A lovely post about a magical place. Great photos. And Burncoose, you lucky girl. Is that a Sanguisorba you bought?

    • Jessica June 10, 2015 at 8:44 pm - Reply

      It is. I’ve done OK with S. tanna, a much smaller one, so hopefully this will do a similar job for me on the bank.

  17. woolythymes June 10, 2015 at 12:42 am - Reply

    another outing i’m so glad you took me on!!! (wish I didn’t have to settle on it being a virtual outing!) What a great place….and those gardens! At the moment, I can’t seem to get the weeds out of mine, let alone plant interesting stuff like that!

    • Jessica June 10, 2015 at 8:47 pm - Reply

      I share your pain on the weeds. It is taking me an age to plant anything after all the showers we’ve had. An hour to clear the ground for every two minutes planting!

  18. Kris P June 10, 2015 at 1:40 am - Reply

    That looks like a perfectly wonderful way to spend a day. The lavender-pink succulent is possibly Delosperma cooperi, commonly called ice plant here, although Oscularia deltoides is similar in appearance, at least from a distance. As obsessive as I may be about gardening, I cannot imagine rappelling down rock to weed or plant.

    • Jessica June 10, 2015 at 8:57 pm - Reply

      I think Delosperma, having looked it up. For all the rain we have in the west country, this place looked really dry. Presumably the wind combined with the south facing slope. Xeric plants the way to go here too. I’d agree on the rappelling.. most of my sheer vertical bits I can reach from below!

  19. Amy June 10, 2015 at 3:11 am - Reply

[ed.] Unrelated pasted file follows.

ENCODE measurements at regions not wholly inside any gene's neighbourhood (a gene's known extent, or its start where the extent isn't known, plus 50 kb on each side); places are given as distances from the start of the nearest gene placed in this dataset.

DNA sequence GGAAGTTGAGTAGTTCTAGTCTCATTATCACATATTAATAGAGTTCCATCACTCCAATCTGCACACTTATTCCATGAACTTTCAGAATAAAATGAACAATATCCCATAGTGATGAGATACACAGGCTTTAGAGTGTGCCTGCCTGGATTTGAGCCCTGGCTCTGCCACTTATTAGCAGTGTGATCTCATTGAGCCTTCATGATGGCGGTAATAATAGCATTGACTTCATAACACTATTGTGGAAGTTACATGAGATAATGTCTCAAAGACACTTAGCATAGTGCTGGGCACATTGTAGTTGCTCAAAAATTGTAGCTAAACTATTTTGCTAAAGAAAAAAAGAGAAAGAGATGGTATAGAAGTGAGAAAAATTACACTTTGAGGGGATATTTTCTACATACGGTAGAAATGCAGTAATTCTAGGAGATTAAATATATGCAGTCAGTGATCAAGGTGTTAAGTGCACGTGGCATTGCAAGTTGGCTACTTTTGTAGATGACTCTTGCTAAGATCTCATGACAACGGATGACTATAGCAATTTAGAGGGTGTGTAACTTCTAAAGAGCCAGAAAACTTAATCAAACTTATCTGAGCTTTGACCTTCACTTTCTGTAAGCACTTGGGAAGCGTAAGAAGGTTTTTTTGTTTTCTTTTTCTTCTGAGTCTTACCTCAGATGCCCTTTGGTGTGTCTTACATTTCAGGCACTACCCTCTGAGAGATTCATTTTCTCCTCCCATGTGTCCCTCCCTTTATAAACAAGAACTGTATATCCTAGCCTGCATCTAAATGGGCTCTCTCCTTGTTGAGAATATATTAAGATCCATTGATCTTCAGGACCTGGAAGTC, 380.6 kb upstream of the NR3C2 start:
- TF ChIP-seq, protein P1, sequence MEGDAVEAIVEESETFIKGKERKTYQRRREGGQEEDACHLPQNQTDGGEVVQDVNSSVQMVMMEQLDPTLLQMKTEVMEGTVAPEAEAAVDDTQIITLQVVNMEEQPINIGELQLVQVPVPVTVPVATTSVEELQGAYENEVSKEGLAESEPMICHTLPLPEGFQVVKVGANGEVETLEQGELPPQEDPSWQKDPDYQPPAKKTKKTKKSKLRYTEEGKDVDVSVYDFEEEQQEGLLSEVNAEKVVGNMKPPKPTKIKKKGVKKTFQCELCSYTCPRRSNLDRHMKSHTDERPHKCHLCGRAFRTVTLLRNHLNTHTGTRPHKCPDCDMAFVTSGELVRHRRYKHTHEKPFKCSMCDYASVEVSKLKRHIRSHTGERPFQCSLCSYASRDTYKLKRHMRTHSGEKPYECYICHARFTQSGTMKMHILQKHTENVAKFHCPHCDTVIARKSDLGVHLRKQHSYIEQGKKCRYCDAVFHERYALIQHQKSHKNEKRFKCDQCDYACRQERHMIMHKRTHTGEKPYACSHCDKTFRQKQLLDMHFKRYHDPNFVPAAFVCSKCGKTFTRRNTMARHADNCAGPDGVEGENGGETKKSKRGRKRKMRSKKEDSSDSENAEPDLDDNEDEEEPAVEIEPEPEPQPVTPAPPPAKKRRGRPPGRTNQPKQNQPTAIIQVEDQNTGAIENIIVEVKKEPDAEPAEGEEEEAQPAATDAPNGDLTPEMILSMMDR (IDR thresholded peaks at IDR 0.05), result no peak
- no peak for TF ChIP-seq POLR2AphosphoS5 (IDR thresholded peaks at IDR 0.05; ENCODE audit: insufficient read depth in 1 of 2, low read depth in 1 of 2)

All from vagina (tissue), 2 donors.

Definitely a place for steel-nerved gardeners 😉 Your shots are gorgeous, and the character of those plantings is marvelous – what a unique little patch of growing conditions! I hope to hear that the Echium thrives – perhaps I should dare try some…? What a lovely adventure…

    • Jessica June 10, 2015 at 8:59 pm - Reply

      We should both have an echium adventure Amy!

  20. Peter/Outlaw June 10, 2015 at 6:43 am - Reply

    What an amazing place! I’m glad the planets finally aligned for you and that you shared this incredible garden with us. A great tour and shopping at Burncoose in the same day sounds like heaven. Looks like you brought home some treasures!

    • Jessica June 10, 2015 at 9:02 pm - Reply

      I’m afraid I must be really far gone Peter, whenever we go anywhere I’m looking for nurseries nearby..

  21. CJ June 10, 2015 at 7:22 am - Reply

    It’s gorgeous there isn’t it. We stayed in Marazion a couple of years ago and visited St Michael’s Mount on the last day. The littlest boy dressed up as a pirate, complete with gold hoop earring, hook and sword and we went on the boat. In fact the picture is my laptop wallpaper. We had the most wonderful day there. I remember the little library room with its thick walls and little window looking straight out to sea and I thought it would be the most fantastic place to sit in a winter storm. You’ve brought back some happy memories. Glad you had a good visit too. CJ xx

    • Jessica June 10, 2015 at 9:06 pm - Reply

      I thought exactly the same as we walked through the door, I’d love to experience a full blown storm there. The walls are so thick, you’d feel so exposed and yet so safe at the same time. And I can just imagine the pirate! It must be even more of an adventure for a child.

  22. Sarah June 10, 2015 at 8:36 am - Reply

    Your photos are just wonderful. My very first visit was in June 1995 (!!!!) and I’ve got a favourite photo of my then 21-month old-son walking up the steep cobble path. We’ve made a few crossings over the years by boat and on foot and just a few weeks ago we were sitting outside having lunch at Tremenheere Sculpture Garden at Gulval overlooking Mount’s Bay and the castle. We’d been up to Chysauster that morning where on a clear day you can see both coasts. But I’ve clearly failed as a plantswoman Jessica, my only shopping was in Newlyn for fish!

    • Jessica June 10, 2015 at 9:08 pm - Reply

      Fish shopping in Newlyn is a very acceptable alternative Sarah!

  23. Rosie June 10, 2015 at 8:44 am - Reply

    You timed your visit perfectly, such a beautiful place:)

    • Jessica June 10, 2015 at 9:09 pm - Reply

      As it turned out, we did. The weather hasn’t been nearly so nice the last couple of days.